The Cardinal Divide area is comprised of the Rocky Mountain Natural Region, with a significant portion encompassing the Subalpine Natural Subregion. The Subalpine region almost constitutes the entirety of the Cardinal Divide, with the exception of the far western boundary being indicative of Alberta’s Alpine Natural Subregion.
One of the most exceptional features of the Cardinal Divide is its vast and ecologically rich vegetation communities. With more than 277 plant species recorded, the high biodiversity of theses flora communities are unmatched on a provincial scale, and many plant species are considered to be rare or to have unusual distribution (Alberta Native Plant Council 2018). Current theories suggest that the Late Wisconsinan and postglacial migrations are the natural forces responsible for influencing the vascular flora found in the Cardinal Divide rather that in situ survival by means of a glacial .
Some rare plant species found in this area include:
Alpine: Tree cover is sparse and stunted, but coniferous stands of fir and Englemann spruce are possible. Alpine meadows consist of mountain sagewort, hairy wild rye, black alpine sedge, and white mountain avens.
Subalpine: Coniferous stands including Engelmann spruce, fir, larch and lodgepole pine dominate this area. Birch and willow are common in shrublands and the composition of the understory for tree stands varies between false azalea, white-flowered rhododendron, grouseberry, tall bilberry and five-leaved bramble. Buffalo-berry is also common at lower elevations in lodgepole pine stands.
The wilderness and watersheds of the Cardinal Divide are home to many wildlife species and harbors many unique wildlife ranges.
Birds: Roughly 128 bird species have been observed in this area, some of which are year-round residents. Commonly observed species include horned lark, American dipper, mountain bluebird and Townsend’s warbler. Harlequin ducks have also been observed the Cardinal Divide area. These birds have restrictive habitat requirements, living and breeding only within the riparian areas of mountain and foothills streams (Alberta 2014).
Mammals: Ungulate species such as bighorn sheep, moose, elk and mule deer roam this area along with large predator species such as cougars, wolves and grizzly bears. The Cadomin Cave is a limestone cave that is a known hibernaculum for rare long-legged bats, at risk northern long-eared bats and little brown bats. The area is also a confirmed swarming site for bat species which allows for increased genetic flow and the localization of suitable winter hibernation sites. Furthermore, the Cardinal Divide area has been identified as critical habitat for grizzly bears and as such has been designated as a recovery zone under Alberta’s recovery plan (Alberta 2017). This area also serves as an important migration corridor for grizzly bears traversing different mountain ranges.
Fish: In addition, the watersheds of this area are predominately populated by eastern brook trout (an introduced invasive species), bull trout (threatened), and Athabasca rainbow trout (endangered).
Insects: Although documentation of insect species within this area is poor, many rare butterfly species have been observed such as the Dingy Arctic fritillary( Boloria improba).This species of butterfly does not lay eggs every year, therefore adults are not commonly observed. This species has a restrictive habitat in that it requires Arctic willow for larval food, and is therefore highly sensitive to ecological disruptions within Montane environments.
Historically, the Cardinal Divide area was part of a transportation corridor along the Rocky Mountains, used for hunting, trapping and plant gathering by the Cree, Nakota (stoney) and Saulteaux Nations. The Cardinal Divide area was also one of Alberta’s first, and most remote mining villages with most activity commencing in the early 1900’s.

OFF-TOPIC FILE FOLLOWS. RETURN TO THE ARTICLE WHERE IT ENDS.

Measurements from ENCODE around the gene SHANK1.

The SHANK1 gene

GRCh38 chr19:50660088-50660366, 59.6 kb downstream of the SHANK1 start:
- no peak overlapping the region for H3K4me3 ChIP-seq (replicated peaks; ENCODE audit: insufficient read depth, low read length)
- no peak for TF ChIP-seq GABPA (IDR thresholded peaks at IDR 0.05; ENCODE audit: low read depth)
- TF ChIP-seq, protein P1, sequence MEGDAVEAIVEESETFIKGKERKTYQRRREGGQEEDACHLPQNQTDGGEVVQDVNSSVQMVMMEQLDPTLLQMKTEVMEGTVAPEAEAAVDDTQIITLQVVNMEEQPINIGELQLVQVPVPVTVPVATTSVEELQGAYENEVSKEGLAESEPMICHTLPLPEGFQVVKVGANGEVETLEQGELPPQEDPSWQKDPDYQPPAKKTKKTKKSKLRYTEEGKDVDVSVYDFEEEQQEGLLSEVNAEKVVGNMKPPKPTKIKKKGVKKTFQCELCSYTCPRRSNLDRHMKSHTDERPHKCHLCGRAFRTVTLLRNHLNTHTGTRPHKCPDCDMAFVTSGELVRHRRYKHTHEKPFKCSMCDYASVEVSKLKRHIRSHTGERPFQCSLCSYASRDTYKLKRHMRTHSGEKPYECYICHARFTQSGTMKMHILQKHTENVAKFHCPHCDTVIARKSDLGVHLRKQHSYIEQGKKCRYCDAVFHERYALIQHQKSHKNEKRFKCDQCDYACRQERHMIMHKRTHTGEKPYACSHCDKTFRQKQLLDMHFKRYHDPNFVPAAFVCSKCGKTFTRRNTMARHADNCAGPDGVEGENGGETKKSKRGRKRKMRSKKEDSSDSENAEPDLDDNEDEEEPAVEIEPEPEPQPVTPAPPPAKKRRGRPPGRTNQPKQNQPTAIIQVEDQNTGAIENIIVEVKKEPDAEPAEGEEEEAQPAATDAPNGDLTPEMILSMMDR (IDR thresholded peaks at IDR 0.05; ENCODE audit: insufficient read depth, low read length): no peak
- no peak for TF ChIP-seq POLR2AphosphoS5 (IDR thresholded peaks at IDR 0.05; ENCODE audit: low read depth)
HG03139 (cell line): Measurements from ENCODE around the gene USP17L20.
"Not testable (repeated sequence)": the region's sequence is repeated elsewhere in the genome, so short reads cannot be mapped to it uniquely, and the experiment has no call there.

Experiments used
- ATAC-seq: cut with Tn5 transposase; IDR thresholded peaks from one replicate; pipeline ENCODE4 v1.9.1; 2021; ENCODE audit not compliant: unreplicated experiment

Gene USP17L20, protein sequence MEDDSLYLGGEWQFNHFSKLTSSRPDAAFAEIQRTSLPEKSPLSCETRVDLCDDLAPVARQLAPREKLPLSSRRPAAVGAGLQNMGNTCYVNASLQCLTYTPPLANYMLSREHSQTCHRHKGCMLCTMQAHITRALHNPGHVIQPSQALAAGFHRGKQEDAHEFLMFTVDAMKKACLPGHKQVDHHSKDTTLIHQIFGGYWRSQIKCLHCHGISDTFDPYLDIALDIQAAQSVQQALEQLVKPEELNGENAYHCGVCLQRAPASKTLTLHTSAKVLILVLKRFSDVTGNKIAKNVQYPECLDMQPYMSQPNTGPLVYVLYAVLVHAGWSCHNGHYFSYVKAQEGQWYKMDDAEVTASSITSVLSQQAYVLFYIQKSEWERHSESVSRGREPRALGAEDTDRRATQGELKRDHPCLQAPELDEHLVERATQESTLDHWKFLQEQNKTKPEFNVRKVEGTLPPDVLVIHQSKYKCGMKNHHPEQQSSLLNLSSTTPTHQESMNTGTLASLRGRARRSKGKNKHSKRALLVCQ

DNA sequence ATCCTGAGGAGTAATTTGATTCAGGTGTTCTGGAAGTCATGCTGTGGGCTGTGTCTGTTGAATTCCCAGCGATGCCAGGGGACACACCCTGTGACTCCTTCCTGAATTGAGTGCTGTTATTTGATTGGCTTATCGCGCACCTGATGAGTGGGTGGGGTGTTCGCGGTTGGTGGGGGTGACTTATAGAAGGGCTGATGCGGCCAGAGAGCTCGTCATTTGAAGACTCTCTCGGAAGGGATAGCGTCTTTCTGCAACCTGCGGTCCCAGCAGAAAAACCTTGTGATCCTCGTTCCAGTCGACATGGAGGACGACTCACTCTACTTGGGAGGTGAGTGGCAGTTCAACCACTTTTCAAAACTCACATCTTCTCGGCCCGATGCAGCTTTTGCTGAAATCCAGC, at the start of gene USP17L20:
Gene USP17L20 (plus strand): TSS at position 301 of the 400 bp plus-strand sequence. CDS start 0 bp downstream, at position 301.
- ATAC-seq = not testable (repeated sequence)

Recreation throughout the Cardinal Divide includes observing fauna and flora, hiking, canoeing, fishing, camping, and motorized recreation.
The landscape of the Cardinal Divide has been significantly altered due to the cumulative effects of industrial scale logging, oil and gas extraction, motorized recreation, and, predominantly, coal mining.
Main threats from industrial activity include:
• increased access via roads and corridors,
• habitat fragmentation
• road kills,
• noise and general disturbance,
• habitat degradation,
• habitat avoidance,
• loss of habitat, and
• decreased habitat function.
Coal mining began in the Cardinal Divide in the early 1900’s and since that time, the area has been heavily developed, resulting in significant landscape alteration in order to support infrastructure for the mining of metallurgic coal. Initially, extraction methods were confined to underground mines, but over time technology enabled surface or open pit mining, which is a process that removes the soil and rock overlaying the mineral deposits. Despite fluctuations over the years, coal production continues to this day, with current operations being lead by Teck Resources Limited at the Cheviot Mine.
The Cheviot Mine was originally proposed in 1996 by Cardinal River Coals Ltd (CRC) as an open pit surface coal mine and coal processing plant in order to provide metallurgical coal for steel mills. The Cheviot mine was meant to replace the older Luscar Mine and maintain economic benefits to nearby communities; however, it was not developed due to poor economic viability and public opposition. In 2002, the CRC submitted an application to the Alberta Government for an amendment to the existing Cheviot mine permit and sought environmental approval for the operation of the Luscar mine. The amendment was for regulatory approval to build a haulroad, 10 kilometers long, to link the proposed Cheviot mine permit area with the Luscar mine. The road was planned to be adjacent to the McLeod River, and with AER approval, the development area for the haulroad was expanded to include the McLeod River valley. Despite significant omissions in the Environmental Assessment process and court challenges, mining went ahead in 2005.